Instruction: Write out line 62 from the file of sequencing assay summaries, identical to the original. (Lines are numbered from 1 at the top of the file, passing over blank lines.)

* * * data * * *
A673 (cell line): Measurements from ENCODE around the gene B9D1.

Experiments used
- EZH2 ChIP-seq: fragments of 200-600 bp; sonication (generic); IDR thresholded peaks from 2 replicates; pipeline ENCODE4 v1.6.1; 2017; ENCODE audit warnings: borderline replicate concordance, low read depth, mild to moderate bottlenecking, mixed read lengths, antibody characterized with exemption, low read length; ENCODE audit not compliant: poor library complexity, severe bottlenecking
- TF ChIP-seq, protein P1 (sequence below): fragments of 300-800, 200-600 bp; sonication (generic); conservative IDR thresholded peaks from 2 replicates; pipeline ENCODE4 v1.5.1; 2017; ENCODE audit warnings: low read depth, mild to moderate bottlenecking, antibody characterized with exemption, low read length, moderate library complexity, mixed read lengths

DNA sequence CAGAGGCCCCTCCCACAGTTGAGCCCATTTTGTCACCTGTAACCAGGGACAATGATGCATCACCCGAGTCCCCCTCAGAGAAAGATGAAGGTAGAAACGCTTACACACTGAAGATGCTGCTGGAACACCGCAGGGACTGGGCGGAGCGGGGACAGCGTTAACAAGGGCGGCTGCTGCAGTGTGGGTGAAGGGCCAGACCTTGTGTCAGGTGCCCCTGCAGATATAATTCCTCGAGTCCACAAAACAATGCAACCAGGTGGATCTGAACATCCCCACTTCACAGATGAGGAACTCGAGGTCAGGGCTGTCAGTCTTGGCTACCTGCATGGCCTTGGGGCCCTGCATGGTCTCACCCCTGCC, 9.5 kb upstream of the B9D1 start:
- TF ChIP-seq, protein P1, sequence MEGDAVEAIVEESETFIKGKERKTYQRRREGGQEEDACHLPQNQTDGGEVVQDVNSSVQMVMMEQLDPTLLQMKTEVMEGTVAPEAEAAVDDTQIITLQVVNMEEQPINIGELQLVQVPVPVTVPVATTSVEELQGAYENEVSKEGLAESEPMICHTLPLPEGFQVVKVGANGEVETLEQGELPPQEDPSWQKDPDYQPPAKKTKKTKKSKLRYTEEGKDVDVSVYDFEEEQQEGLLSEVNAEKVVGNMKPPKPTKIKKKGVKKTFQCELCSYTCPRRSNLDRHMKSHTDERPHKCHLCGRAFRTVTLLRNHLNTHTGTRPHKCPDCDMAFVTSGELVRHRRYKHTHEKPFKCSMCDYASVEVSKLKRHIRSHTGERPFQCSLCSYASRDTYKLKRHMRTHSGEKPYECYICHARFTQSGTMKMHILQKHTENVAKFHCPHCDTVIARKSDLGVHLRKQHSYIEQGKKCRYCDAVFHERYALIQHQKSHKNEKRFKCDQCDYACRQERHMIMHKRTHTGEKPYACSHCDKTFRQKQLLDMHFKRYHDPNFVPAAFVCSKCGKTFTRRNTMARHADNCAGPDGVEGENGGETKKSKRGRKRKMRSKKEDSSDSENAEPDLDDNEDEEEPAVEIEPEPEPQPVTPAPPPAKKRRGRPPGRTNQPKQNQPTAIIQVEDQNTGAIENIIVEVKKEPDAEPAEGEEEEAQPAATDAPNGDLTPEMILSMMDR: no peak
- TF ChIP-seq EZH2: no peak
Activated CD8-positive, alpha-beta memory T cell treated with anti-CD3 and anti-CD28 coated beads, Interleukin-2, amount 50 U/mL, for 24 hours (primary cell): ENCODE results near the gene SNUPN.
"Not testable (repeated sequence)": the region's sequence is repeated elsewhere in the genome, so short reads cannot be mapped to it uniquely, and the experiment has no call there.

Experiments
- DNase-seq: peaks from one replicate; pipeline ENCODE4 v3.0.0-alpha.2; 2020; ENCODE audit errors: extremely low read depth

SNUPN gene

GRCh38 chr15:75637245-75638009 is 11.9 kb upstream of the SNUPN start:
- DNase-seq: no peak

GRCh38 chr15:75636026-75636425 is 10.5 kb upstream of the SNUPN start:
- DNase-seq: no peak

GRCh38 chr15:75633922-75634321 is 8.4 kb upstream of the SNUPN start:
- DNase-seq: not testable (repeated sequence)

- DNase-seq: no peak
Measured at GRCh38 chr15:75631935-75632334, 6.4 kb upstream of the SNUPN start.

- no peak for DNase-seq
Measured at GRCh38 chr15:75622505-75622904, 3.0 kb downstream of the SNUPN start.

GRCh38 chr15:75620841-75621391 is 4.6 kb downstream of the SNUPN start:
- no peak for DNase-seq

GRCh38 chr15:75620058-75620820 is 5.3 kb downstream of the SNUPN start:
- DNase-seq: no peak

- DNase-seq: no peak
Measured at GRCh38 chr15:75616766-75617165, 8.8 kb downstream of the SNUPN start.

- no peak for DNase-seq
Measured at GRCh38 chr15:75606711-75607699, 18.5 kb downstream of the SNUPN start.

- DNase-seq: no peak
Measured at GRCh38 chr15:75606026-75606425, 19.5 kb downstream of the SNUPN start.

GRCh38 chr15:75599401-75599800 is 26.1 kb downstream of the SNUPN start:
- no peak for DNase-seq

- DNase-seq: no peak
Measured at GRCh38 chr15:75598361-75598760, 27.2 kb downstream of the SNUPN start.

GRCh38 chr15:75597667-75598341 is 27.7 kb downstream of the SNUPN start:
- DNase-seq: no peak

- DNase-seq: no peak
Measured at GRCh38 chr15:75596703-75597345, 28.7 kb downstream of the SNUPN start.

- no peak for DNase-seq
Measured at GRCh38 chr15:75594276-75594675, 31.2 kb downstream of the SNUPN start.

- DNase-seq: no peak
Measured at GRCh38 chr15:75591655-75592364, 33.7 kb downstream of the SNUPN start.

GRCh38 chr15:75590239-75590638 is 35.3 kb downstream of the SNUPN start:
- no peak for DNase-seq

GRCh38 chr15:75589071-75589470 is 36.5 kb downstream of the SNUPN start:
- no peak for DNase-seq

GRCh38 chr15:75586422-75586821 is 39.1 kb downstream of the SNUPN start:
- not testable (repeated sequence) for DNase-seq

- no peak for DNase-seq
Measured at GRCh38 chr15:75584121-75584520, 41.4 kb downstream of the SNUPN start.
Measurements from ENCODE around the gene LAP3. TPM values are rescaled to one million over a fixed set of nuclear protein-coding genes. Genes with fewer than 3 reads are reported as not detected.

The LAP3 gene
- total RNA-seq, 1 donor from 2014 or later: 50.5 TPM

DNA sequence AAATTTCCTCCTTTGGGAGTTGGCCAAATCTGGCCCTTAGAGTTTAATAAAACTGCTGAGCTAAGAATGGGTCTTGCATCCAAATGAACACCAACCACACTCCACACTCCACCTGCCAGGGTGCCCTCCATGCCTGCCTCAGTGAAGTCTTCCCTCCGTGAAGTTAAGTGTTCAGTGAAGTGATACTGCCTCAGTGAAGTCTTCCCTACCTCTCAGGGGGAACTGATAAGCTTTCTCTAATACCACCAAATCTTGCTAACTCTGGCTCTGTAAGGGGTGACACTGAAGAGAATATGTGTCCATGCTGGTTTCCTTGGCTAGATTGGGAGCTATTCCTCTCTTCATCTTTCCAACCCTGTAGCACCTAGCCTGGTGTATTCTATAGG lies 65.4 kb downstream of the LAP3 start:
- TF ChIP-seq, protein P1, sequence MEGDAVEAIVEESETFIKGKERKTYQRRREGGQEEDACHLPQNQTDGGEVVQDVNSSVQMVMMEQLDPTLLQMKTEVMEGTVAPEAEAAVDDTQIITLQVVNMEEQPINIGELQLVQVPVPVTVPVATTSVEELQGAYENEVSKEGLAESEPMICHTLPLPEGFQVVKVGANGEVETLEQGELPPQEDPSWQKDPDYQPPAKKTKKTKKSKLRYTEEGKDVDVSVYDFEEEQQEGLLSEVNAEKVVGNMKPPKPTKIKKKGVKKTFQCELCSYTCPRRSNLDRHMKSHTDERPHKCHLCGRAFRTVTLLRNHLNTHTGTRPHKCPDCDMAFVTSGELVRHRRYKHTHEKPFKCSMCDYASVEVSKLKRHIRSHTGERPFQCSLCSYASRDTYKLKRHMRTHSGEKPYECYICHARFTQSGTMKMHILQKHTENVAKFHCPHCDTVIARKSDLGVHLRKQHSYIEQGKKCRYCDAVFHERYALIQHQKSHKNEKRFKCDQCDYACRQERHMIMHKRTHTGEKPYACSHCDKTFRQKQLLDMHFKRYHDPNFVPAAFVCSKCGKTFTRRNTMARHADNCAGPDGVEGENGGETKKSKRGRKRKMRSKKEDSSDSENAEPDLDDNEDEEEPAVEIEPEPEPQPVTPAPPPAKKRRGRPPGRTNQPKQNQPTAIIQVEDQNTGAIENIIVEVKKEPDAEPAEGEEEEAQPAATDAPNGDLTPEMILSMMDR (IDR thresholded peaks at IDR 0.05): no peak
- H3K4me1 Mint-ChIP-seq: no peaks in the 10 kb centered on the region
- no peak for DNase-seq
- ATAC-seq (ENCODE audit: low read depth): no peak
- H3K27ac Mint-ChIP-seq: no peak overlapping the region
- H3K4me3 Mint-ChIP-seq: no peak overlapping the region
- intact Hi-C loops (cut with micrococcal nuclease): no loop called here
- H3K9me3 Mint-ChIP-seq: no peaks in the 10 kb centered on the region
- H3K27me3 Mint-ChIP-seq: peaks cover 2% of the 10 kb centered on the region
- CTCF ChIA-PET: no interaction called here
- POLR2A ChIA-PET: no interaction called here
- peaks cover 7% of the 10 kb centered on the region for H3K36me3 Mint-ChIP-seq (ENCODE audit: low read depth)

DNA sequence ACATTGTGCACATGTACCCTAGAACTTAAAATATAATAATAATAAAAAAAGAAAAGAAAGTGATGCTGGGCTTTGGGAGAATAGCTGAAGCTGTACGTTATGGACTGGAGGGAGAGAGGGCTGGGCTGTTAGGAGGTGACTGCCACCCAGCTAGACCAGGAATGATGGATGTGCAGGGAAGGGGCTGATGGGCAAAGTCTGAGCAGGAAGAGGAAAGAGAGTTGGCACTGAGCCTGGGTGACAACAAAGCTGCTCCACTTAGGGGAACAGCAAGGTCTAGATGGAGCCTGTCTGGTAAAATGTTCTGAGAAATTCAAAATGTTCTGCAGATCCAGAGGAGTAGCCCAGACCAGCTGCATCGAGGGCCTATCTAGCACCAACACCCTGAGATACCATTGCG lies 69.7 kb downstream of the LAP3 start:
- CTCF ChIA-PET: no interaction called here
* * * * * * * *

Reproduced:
- H3K4me3 Mint-ChIP-seq: no peak overlapping the region